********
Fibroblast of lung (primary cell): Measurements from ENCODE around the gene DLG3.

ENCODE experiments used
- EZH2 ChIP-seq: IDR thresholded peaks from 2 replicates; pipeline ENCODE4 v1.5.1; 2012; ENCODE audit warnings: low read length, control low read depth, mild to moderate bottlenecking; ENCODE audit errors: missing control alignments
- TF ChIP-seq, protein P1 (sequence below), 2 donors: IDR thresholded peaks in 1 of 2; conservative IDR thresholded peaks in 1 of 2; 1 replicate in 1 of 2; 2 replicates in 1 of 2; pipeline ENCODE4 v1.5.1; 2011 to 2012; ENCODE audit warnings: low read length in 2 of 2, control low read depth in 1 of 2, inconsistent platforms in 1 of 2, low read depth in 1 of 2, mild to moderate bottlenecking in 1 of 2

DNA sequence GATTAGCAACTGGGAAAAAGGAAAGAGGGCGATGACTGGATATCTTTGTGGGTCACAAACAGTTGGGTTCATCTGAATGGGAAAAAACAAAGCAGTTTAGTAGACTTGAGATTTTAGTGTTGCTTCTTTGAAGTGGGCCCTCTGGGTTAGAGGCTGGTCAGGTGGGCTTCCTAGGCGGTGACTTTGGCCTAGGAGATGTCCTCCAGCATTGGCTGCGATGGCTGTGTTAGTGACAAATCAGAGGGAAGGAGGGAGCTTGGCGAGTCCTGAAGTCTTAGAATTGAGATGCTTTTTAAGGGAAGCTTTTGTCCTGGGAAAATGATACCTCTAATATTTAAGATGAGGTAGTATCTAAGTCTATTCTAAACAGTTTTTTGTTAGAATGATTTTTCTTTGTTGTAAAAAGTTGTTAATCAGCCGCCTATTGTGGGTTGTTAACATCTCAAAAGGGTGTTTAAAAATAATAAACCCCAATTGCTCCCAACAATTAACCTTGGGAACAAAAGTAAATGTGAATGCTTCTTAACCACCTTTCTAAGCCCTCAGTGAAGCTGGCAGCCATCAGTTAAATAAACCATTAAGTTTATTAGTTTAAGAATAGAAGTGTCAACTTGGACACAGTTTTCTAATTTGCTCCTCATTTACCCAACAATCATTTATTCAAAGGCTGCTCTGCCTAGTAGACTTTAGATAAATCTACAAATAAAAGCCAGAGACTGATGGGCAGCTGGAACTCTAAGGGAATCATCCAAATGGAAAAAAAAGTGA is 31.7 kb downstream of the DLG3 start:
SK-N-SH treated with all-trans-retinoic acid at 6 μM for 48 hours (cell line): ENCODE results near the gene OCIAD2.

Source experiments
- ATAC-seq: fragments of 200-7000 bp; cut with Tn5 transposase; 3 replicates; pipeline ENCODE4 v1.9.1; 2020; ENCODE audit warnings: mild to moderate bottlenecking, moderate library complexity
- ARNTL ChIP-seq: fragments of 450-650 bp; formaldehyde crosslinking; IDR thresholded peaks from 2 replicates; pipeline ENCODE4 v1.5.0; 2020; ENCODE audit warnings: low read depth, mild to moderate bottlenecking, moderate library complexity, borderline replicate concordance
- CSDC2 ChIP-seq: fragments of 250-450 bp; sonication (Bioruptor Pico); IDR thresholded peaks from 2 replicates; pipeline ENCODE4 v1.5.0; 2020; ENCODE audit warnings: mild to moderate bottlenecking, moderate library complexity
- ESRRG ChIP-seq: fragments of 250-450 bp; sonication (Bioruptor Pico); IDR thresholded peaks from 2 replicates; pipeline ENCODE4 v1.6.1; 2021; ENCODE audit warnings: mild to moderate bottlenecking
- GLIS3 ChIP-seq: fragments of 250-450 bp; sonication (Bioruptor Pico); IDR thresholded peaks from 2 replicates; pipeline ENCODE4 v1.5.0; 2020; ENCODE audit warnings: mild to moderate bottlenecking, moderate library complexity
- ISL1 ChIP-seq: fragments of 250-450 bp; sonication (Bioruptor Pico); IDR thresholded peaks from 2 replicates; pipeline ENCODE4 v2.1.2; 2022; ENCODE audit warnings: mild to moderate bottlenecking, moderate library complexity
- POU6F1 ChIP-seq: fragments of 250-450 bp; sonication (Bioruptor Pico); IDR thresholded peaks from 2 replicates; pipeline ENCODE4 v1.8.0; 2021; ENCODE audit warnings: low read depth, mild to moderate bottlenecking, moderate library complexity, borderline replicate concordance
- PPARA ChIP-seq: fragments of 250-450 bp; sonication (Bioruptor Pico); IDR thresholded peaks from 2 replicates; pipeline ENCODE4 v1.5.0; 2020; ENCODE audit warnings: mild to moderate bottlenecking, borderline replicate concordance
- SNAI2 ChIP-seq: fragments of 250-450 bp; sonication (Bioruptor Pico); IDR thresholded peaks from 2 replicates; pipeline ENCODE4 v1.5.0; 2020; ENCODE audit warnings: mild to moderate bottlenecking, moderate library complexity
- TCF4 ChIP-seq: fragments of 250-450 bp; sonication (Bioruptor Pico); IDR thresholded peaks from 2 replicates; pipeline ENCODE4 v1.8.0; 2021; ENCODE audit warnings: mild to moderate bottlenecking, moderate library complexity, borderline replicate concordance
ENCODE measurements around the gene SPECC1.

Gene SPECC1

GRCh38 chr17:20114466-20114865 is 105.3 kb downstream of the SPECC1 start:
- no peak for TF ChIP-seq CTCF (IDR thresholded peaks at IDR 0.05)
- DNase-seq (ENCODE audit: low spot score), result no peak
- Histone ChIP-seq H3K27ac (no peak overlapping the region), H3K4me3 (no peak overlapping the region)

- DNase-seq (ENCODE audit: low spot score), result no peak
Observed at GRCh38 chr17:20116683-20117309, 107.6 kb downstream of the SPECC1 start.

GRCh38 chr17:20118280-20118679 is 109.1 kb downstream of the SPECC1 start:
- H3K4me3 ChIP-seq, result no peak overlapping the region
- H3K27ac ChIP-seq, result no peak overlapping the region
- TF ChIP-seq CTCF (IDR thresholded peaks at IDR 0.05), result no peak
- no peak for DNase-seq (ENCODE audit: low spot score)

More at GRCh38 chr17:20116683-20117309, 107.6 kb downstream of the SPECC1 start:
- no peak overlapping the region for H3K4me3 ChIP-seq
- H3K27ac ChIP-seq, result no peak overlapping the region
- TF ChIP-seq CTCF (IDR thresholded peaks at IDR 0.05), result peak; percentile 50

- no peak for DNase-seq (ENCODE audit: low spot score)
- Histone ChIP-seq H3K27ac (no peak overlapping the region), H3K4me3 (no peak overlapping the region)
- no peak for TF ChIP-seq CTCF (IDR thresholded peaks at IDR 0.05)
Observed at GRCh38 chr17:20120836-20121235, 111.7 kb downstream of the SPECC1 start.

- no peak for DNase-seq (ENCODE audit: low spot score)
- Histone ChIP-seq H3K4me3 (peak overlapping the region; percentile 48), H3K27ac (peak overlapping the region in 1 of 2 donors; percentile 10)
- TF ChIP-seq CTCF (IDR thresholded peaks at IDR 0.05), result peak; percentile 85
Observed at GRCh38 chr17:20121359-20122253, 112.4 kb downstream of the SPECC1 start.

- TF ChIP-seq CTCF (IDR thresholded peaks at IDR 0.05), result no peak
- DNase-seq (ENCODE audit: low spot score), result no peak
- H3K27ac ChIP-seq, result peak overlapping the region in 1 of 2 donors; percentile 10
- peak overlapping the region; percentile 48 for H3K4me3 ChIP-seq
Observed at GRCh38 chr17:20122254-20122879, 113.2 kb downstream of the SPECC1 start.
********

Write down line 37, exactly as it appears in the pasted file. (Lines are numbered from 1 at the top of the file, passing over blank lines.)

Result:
- no peak for TF ChIP-seq CTCF (IDR thresholded peaks at IDR 0.05)